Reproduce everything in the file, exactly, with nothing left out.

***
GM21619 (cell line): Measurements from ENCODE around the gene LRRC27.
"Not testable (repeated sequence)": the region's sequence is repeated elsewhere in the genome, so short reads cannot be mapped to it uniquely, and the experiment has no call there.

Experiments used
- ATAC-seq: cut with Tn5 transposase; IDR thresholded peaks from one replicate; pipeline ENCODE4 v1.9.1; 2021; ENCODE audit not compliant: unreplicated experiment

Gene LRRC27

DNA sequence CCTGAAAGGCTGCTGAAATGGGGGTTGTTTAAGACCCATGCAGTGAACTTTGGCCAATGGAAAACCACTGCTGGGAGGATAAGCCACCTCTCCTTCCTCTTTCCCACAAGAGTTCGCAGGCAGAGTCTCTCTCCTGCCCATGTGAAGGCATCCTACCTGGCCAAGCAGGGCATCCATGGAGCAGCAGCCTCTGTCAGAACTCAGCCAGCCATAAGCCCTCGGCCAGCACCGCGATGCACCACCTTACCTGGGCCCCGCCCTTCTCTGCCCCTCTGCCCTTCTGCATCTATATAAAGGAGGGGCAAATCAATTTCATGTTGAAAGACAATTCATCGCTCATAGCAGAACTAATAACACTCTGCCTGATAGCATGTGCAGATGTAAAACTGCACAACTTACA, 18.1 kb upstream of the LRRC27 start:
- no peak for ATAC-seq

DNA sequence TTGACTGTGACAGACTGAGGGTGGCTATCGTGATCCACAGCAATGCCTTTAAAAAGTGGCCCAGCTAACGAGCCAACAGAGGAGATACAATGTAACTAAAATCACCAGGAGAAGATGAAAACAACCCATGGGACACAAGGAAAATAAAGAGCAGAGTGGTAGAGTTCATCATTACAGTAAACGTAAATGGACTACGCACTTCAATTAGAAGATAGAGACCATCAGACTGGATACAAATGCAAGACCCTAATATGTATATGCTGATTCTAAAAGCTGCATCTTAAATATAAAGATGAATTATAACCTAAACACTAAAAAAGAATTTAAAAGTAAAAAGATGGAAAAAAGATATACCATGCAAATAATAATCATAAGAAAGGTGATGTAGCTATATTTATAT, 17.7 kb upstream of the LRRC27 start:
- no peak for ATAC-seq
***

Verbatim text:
GM21619 (cell line): Measurements from ENCODE around the gene LRRC27.
"Not testable (repeated sequence)": the region's sequence is repeated elsewhere in the genome, so short reads cannot be mapped to it uniquely, and the experiment has no call there.

Experiments used
- ATAC-seq: cut with Tn5 transposase; IDR thresholded peaks from one replicate; pipeline ENCODE4 v1.9.1; 2021; ENCODE audit not compliant: unreplicated experiment

Gene LRRC27

DNA sequence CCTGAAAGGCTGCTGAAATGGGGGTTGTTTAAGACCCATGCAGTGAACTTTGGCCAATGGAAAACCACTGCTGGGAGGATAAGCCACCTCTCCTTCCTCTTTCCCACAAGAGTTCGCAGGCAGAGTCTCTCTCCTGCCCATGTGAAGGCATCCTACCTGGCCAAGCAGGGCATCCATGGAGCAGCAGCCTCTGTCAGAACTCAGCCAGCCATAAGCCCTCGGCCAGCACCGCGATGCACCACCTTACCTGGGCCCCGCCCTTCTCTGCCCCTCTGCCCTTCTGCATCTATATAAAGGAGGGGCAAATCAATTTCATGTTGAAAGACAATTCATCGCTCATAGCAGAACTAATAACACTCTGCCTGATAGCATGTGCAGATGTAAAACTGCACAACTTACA, 18.1 kb upstream of the LRRC27 start:
- no peak for ATAC-seq

DNA sequence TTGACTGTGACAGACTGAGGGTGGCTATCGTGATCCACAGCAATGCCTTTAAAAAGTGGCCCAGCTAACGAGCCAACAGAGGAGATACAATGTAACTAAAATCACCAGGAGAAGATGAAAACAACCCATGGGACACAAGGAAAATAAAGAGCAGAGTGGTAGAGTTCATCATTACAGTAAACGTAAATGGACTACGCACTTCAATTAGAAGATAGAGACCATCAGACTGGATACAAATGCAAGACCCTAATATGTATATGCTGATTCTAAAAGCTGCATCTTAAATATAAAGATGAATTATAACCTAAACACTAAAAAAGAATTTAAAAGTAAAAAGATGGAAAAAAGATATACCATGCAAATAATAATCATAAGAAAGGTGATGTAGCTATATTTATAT, 17.7 kb upstream of the LRRC27 start:
- no peak for ATAC-seq